What is a canary release and what are some of the benefits?
A canary release is a technique used to mitigate the risk associated with rolling out new code and functionality to everyone by making the new release only available to a small group of end users. Due to the smaller size of the user group, the impact of the new release is relatively small. If it's determined that bugs exist or that the new functionality or new design isn't well received then it's easy to rollback.
For a canary release, a completely new and separate production environment is created along side the existing production system. The existing production system is the baseline. Then a small percentage of users (or user sessions) can be routed to the new canary release environment to validate the new software.
Since no code is ever released to the production environment, code also never has to be backed out. Instead, entire environments are removed and baseline environments continue to function as normal.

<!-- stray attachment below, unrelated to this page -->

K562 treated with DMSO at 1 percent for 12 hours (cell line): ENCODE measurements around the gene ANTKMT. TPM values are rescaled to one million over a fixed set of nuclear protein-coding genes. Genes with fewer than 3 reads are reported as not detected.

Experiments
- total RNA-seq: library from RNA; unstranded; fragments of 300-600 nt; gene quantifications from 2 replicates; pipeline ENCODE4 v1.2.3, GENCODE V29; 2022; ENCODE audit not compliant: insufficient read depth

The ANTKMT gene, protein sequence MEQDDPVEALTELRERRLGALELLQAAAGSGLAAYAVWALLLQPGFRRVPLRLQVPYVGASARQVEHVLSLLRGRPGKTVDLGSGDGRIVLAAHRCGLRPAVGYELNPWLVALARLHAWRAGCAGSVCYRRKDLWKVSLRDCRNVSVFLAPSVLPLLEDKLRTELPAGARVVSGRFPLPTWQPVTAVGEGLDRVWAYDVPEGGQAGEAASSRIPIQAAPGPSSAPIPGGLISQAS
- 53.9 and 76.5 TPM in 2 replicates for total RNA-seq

In addition to easy rollback, canary releases can also be used for A/B split testing of software versions and low-risk performance testing. The selection of the right user group depends upon the teams goals. Sometimes a company will use internal employees. Other times a specific demographic of users can be selected from the general population based on location, age, or some other characteristic. Regardless of how the canary user group is selected, the users run independently on the new infrastructure running the newest software release.
Once the canary release has been proven to be stable and delivering the expected results the remaining users/sessions are routed to the new environment and the baseline environment is taken offline. However, the baseline environment is retained for a period of time just in case a rollback is needed at a later date. If there are issues with the canary release then the traffic canary use group is simply routed back to to the baseline environment.
This technique was named after the well known phrase "canary in a coal mine" which originated from when coal miners used canaries as an early detection system for identifying the presence of dangerous levels of toxic gas. Similarly, canary releases are early detection and feedback systems for software.
posted @ Sunday, May 13, 2018 7:52 PM by Chris Adams